One month after MinuteClinic struck a heady deal to link EMRs with the Cleveland Clinic and one week before the US government announced a health emergency due to Swine flu, the CVS Caremark subsidiary announced it planned to shutter 16% of its locations during spring and summer, normally the off-season for colds and flu.
Industry experts claimed that poor business performance during these periods represented “a structural flaw” in the retail clinic business model, and predicted a gloomy future for all but those with storefronts in close proximity to, or otherwise affiliated with hospitals and physician groups.
That’s because provider-associated retail clinics have large enough catchment populations to sustain themselves year-round, or at least offset lower off-season traffic with business at other venues and facilities.
MinuteClinic’s decision risks nullifying the very image of convenience that drives success in the first place, according to Tom Charland, CEO of Merchant Medicine, a consultancy specializing in retail clinics.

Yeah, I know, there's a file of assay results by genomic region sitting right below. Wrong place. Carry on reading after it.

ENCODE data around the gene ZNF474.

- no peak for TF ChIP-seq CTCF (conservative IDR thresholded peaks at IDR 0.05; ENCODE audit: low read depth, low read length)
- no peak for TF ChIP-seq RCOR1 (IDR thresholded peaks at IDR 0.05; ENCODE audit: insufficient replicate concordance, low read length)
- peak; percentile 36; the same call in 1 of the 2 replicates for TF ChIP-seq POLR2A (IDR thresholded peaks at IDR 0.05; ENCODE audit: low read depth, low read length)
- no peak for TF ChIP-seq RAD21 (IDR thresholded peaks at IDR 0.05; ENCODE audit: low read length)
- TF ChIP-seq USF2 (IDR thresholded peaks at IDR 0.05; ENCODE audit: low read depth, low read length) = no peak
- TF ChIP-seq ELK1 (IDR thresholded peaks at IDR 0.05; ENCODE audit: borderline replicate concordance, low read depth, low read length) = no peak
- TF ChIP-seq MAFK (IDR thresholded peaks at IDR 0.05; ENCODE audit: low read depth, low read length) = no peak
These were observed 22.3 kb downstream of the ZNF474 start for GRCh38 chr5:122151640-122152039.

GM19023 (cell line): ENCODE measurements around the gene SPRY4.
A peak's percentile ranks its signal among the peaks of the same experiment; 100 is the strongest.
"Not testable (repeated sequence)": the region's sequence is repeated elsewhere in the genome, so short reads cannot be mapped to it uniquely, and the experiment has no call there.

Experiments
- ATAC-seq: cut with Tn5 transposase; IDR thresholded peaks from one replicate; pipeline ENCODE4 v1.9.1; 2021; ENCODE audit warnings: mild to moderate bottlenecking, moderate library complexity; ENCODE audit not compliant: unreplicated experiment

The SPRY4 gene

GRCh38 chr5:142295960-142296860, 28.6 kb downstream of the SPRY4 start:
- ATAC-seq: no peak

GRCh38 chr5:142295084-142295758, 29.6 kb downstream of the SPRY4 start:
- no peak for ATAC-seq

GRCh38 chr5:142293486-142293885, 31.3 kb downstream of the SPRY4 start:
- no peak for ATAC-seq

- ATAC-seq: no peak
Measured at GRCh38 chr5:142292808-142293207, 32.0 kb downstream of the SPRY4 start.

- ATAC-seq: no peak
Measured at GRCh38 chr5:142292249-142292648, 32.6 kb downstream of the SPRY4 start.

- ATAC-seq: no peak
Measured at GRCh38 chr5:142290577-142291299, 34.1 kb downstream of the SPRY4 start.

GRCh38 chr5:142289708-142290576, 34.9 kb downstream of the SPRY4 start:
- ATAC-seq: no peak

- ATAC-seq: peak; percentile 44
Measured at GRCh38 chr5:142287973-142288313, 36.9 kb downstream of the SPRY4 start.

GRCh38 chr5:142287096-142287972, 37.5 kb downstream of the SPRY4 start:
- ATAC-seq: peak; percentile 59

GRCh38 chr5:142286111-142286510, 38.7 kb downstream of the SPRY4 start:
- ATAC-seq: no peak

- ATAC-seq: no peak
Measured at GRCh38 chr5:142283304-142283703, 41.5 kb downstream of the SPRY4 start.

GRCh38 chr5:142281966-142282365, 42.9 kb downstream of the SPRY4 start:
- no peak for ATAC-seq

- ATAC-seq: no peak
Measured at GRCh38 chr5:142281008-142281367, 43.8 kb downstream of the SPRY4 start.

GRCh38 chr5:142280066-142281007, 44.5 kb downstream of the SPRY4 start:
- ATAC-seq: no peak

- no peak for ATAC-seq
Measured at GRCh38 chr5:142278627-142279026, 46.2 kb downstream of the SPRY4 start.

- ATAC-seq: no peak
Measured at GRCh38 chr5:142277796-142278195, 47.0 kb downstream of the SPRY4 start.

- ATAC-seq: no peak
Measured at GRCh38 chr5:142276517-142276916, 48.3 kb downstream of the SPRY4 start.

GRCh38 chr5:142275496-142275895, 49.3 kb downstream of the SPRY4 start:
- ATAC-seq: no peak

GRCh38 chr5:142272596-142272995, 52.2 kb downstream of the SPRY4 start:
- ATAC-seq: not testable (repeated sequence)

“You can’t preach convenience and consistency out of one side of your mouth and then have it sort of up in the air as to whether that clinic is open or not,” Charland told AMedNews.
With over 500 stores, MinuteClinic is the largest retail clinic chain in the US. It’s not clear whether other clinic chains will follow suit, or how the Swine flu scare might shuffle the deck.
The retail clinic business is not for the faint of heart.
On average, it takes 3 years before outlets turn a profit, and many fold before then.
CheckUps for example, closed 23 of its Wal-Mart housed clinics in January 2008, and last summer SmartCare shuttered 15 venues which had also been housed in Wal-Mart.
Still, the number of retail clinics continues to rise.
About 1,100 clinics are open today, as compared with only 200 at year end, 2006.
And soon after announcing the seasonal shutdowns, MinuteClinic itself opened several new, year-round locations in Massachusetts.
They’re stocking up on Tamiflu and Relenza as we speak.